Kiran Ghate, the executive chef of Lola Rouge and Naumi Hotels Wellington, began his hospitality career as a food and beverage attendant for banquets with The Taj Mumbai.
“After completing my bachelor in hospitality, I got a job as a culinary associate at the JW Marriott Hotel, Juhu, Mumbai in 2008. A year later I moved to New Zealand to pursue my advanced professional culinary studies and have been working in Wellington for over a decade.”
Ghate described his style as inspired by his roots in Asian cuisine.
“My specialties are Japanese, Thai and Chinese, so the menu at Lola Rouge is heavily inspired by this. It reads like a travel guide through South-East Asia.
“Now I am in New Zealand, I also take a lot of inspiration from regional produce.”
The concept of Lola Rouge was devised by COO Chris McIntosh, who was inspired by a late-night and some red wine.
“An exotic and intriguing story emerged from the ports of Saigon, encompassing the spice, food, flavour and excitement of the continent.
“McIntosh’s vision was always going to be something very special as part of Naumi’s focus is creating trendsetting culinary experiences.”
Ghate said Lola Rouge had a few false starts due to COVID.
“Our big launch night was planned for early September and then the lockdown hit. After a few postponements, we finally opened the doors at the start of October.
“We’ve had a great response so far, with booked out tables and lots of positive reviews.”
McIntosh was inspired by a story when creating the restaurant, but Ghate was inspired by sustainability when creating the Lola Rouge menu.
“Sustainability is a big driving force for me as a chef. I want to be creative yet environmentally conscious for our future.”
Ghate found creating the Lola Rouge menu a fun and important challenge, creating a curated selection of plant-based options as well.
“There is a big shift in trends in our industry, and it was very important that we offer plant-based options, and not just as an afterthought. We wanted the plant-based menu to be just as refined as the meat-based menu. This is something we are very proud of and I believe it really sets the restaurant apart.”
Some of the dishes include Mori-nu tofu, vegan koftas, vegan chilli chicken, xo soba noodles and yakameshi, to name a few.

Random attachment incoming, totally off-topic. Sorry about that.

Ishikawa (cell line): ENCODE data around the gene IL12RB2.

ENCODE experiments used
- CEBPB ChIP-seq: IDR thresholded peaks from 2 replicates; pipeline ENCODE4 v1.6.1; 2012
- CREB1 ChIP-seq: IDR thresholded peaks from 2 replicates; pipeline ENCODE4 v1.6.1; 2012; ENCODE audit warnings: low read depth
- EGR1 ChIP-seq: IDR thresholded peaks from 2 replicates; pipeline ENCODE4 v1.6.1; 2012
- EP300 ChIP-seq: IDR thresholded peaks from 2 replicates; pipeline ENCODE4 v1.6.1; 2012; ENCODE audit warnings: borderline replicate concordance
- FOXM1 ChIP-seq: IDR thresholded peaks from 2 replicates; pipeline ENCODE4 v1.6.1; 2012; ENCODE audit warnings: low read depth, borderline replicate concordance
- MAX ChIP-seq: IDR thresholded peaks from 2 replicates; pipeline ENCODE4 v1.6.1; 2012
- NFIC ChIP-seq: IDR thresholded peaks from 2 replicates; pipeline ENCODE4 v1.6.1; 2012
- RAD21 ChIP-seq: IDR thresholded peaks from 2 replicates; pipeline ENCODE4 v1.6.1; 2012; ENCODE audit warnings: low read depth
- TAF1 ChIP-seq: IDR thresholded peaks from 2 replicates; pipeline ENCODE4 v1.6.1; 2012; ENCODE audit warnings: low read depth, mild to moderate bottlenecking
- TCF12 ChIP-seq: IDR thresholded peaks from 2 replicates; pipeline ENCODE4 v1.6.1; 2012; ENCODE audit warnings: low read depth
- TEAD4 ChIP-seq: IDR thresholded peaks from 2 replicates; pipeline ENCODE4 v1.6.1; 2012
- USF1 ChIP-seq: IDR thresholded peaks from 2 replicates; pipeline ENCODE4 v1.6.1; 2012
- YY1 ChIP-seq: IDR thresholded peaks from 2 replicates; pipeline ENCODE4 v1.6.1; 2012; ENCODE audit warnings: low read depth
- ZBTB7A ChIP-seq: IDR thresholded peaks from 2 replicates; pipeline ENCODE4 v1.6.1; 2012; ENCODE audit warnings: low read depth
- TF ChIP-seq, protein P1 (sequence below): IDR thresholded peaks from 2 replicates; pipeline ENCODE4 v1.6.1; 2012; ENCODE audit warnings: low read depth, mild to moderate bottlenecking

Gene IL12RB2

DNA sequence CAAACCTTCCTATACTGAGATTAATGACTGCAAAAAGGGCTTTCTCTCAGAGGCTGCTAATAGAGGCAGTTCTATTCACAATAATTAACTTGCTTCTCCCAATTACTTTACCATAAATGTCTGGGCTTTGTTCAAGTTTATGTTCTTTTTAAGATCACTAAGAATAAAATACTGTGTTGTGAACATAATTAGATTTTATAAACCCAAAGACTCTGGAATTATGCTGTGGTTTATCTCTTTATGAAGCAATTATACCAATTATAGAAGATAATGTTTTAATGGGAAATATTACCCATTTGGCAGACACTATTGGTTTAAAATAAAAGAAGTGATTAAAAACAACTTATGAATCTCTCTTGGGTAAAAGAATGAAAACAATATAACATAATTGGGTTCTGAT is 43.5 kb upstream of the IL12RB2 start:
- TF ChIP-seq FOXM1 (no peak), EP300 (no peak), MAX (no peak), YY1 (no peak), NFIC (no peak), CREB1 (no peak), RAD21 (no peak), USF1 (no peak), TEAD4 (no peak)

The menu is a medley of local ingredients, colour, flavour and texture that reflect the Asian influences of Lola Rouge, accompanied by an extensive menu of boutique wines, local craft beer, as well as cocktails and alcohol-free beverages.
“We have a lot of special dishes on our menu, but the Torched Ora King Salmon is my favourite. The salmon is a specific breed sourced from Te Waikoropupū Springs and is considered the Wagyu of the sea.
“Our most popular dish is the Signature Tandoori Plate. To keep the flavours authentic, we have a tandoor in our kitchen in which the whole dish is prepared.”
To finish the experience on a sweet note is the Chef’s dessert tasting plate, which includes Whittaker’s dark chocolate cremeux, pandan Pannacotta, and dulce de leche Kulfi, which is always a crowd favourite.
Although Lola Rouge just opened, Ghate is not unaware of the struggles the industry is afflicted with.
“The shortage of skilled staff is a huge challenge. Restrictions on internationals students, people leaving hospitality due to incompetent pay, work stress and lack of work-life balance are all hurdles we’re facing.
“Our hospitality community needs to come together and work closely with locals and create more awareness; to illustrate how creative this field is and the opportunities that can come along if you put in the time and effort.”
Sometimes it might seem like nothing will come of all your hard efforts, but Ghate encourages young hospitalitarians to not give up too quickly.
“Success doesn’t come quickly, so give yourself time to learn, make mistakes and rebuild yourself as a better professional.”